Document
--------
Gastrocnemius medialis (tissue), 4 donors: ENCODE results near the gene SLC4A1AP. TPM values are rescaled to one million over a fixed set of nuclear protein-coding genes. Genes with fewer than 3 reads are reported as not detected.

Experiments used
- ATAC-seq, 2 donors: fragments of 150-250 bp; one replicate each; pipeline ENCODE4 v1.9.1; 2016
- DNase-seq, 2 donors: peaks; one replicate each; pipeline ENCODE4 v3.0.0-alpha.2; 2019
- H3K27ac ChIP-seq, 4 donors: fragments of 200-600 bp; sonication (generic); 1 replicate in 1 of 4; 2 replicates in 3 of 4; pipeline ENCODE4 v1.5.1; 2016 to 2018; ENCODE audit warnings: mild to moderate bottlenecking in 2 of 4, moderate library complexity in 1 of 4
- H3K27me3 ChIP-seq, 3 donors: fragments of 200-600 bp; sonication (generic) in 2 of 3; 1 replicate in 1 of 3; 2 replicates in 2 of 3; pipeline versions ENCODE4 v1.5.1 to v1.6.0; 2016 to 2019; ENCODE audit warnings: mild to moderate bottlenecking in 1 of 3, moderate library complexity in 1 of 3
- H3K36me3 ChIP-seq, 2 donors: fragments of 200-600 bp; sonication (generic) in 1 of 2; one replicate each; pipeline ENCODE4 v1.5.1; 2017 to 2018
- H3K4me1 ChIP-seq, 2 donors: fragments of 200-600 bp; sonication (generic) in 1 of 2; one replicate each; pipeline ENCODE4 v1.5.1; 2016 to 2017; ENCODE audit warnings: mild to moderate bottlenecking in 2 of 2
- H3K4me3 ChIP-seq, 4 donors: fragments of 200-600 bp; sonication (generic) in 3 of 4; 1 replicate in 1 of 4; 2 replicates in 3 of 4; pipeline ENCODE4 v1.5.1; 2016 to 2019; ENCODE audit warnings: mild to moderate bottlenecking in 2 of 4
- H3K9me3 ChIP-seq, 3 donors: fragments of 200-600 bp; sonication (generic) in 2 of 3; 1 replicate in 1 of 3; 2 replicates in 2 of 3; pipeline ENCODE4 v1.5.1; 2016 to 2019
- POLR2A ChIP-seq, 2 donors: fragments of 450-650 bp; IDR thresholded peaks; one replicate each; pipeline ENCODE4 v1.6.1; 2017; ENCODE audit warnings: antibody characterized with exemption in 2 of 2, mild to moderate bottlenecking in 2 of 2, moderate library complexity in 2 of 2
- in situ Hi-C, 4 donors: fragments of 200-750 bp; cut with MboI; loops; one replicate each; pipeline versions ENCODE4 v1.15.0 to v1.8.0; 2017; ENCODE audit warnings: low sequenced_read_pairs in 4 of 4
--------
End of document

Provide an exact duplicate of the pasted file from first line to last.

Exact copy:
Gastrocnemius medialis (tissue), 4 donors: ENCODE results near the gene SLC4A1AP. TPM values are rescaled to one million over a fixed set of nuclear protein-coding genes. Genes with fewer than 3 reads are reported as not detected.

Experiments used
- ATAC-seq, 2 donors: fragments of 150-250 bp; one replicate each; pipeline ENCODE4 v1.9.1; 2016
- DNase-seq, 2 donors: peaks; one replicate each; pipeline ENCODE4 v3.0.0-alpha.2; 2019
- H3K27ac ChIP-seq, 4 donors: fragments of 200-600 bp; sonication (generic); 1 replicate in 1 of 4; 2 replicates in 3 of 4; pipeline ENCODE4 v1.5.1; 2016 to 2018; ENCODE audit warnings: mild to moderate bottlenecking in 2 of 4, moderate library complexity in 1 of 4
- H3K27me3 ChIP-seq, 3 donors: fragments of 200-600 bp; sonication (generic) in 2 of 3; 1 replicate in 1 of 3; 2 replicates in 2 of 3; pipeline versions ENCODE4 v1.5.1 to v1.6.0; 2016 to 2019; ENCODE audit warnings: mild to moderate bottlenecking in 1 of 3, moderate library complexity in 1 of 3
- H3K36me3 ChIP-seq, 2 donors: fragments of 200-600 bp; sonication (generic) in 1 of 2; one replicate each; pipeline ENCODE4 v1.5.1; 2017 to 2018
- H3K4me1 ChIP-seq, 2 donors: fragments of 200-600 bp; sonication (generic) in 1 of 2; one replicate each; pipeline ENCODE4 v1.5.1; 2016 to 2017; ENCODE audit warnings: mild to moderate bottlenecking in 2 of 2
- H3K4me3 ChIP-seq, 4 donors: fragments of 200-600 bp; sonication (generic) in 3 of 4; 1 replicate in 1 of 4; 2 replicates in 3 of 4; pipeline ENCODE4 v1.5.1; 2016 to 2019; ENCODE audit warnings: mild to moderate bottlenecking in 2 of 4
- H3K9me3 ChIP-seq, 3 donors: fragments of 200-600 bp; sonication (generic) in 2 of 3; 1 replicate in 1 of 3; 2 replicates in 2 of 3; pipeline ENCODE4 v1.5.1; 2016 to 2019
- POLR2A ChIP-seq, 2 donors: fragments of 450-650 bp; IDR thresholded peaks; one replicate each; pipeline ENCODE4 v1.6.1; 2017; ENCODE audit warnings: antibody characterized with exemption in 2 of 2, mild to moderate bottlenecking in 2 of 2, moderate library complexity in 2 of 2
- in situ Hi-C, 4 donors: fragments of 200-750 bp; cut with MboI; loops; one replicate each; pipeline versions ENCODE4 v1.15.0 to v1.8.0; 2017; ENCODE audit warnings: low sequenced_read_pairs in 4 of 4